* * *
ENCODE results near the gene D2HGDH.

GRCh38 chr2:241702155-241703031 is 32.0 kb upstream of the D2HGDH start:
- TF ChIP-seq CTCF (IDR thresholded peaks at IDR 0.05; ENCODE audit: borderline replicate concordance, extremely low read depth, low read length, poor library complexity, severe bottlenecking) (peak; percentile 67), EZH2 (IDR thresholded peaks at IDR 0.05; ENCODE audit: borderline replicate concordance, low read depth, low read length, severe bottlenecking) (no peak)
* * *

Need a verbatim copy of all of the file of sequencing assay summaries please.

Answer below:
ENCODE results near the gene D2HGDH.

GRCh38 chr2:241702155-241703031 is 32.0 kb upstream of the D2HGDH start:
- TF ChIP-seq CTCF (IDR thresholded peaks at IDR 0.05; ENCODE audit: borderline replicate concordance, extremely low read depth, low read length, poor library complexity, severe bottlenecking) (peak; percentile 67), EZH2 (IDR thresholded peaks at IDR 0.05; ENCODE audit: borderline replicate concordance, low read depth, low read length, severe bottlenecking) (no peak)